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Rachasetty Vs. Sambaling Setty - Court Judgment

LegalCrystal Citation
SubjectCivil
CourtKarnataka High Court
Decided On
Judge
ActsCode of Civil Procedure (CPC), 1908 - Order 16, Rules 10(2) and 10(3)
AppellantRachasetty
RespondentSambaling Setty
Appellant AdvocateH.V. Ramachandra Rao, Adv.
Respondent AdvocateV. Tarakaram, Adv.
Cases ReferredRanRaswami Reddy v. Konda
Excerpt:
- code of civil procedure, 1908.[c.a. no. 5/1908]. section 9: [v.g. sabhahit, j] jurisdiction of civil courts suit for declaration held, entry made by the revenue authorities is always subject to the declaration that may be granted by the civil court. .....not be executed. thereafter, he asked the court to issue a proclamation. but the court refused to issue proclamation on the ground that defendant 1 has no right to examine defendant 2 who is an opposite party in the suit.the correctness of the order of the trial court is challenged by defendant 1 in this revision petition.3. the reason given by the learned munsiff to reject the request to issue proclamation is not sound and also not supported very rightly by sri tarakaram, learned counsel for the plaintiff. the principle that a party in a suit has no right to examine his opposite party has no application to the -present case. mr. tarakaram, however, sought to support the order of the trial court on a different ground. he submitted that the court has no jurisdiction to issue proclamation.....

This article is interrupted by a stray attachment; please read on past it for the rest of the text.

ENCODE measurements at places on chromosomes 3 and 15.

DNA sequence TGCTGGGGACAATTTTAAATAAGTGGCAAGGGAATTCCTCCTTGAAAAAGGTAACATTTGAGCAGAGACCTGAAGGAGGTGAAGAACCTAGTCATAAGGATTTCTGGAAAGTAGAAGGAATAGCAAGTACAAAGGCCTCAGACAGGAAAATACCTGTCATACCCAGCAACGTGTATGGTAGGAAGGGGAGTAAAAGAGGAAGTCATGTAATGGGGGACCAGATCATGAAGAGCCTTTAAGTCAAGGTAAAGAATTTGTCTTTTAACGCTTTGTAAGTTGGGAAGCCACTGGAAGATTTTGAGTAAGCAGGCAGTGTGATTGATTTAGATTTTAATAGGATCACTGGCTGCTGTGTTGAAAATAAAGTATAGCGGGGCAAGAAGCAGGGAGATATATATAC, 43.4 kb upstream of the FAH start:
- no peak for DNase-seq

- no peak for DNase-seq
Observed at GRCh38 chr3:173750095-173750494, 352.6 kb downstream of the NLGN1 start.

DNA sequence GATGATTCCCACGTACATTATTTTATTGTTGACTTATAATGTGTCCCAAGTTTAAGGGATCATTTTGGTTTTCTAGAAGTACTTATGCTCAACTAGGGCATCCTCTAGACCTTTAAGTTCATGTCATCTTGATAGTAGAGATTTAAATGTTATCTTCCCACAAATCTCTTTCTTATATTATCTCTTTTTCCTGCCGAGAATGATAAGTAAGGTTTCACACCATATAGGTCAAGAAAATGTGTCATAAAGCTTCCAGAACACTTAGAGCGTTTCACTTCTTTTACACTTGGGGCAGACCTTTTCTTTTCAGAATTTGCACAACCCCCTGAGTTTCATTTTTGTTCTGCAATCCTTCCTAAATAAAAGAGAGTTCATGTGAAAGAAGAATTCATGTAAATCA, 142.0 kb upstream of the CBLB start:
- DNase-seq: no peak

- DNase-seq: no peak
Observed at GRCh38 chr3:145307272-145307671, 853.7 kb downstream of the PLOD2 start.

Judgment:
ORDER

1. This is a revision petition by defendant 1. Against him, the suit 0. S. No. 147 of 1973 based on a promissory note is pending before the Court of the Munsiff, Kollegal. The promissory note was executed by defendant 1 in favour of defendant 2 who in turn assigned the same to the plaintiff, who is none other than her brother.

*(Against order of Munsiff, Kollegal, D/-26-8-1975).